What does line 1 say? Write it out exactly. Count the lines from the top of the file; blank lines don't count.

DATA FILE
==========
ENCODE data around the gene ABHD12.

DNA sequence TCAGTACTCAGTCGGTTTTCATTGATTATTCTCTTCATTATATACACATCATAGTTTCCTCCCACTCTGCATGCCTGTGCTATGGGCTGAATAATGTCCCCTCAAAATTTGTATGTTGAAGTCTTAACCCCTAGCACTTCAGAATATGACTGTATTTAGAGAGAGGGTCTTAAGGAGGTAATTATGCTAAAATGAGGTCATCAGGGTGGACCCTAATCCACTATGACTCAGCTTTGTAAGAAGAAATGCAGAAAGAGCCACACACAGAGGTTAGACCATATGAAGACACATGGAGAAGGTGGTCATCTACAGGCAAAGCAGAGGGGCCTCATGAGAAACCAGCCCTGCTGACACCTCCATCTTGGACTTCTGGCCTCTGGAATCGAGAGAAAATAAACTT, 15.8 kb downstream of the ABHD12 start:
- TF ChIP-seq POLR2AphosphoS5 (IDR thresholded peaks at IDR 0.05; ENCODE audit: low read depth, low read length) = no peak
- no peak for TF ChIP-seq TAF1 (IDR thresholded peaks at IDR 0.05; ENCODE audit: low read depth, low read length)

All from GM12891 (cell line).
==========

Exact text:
ENCODE data around the gene ABHD12.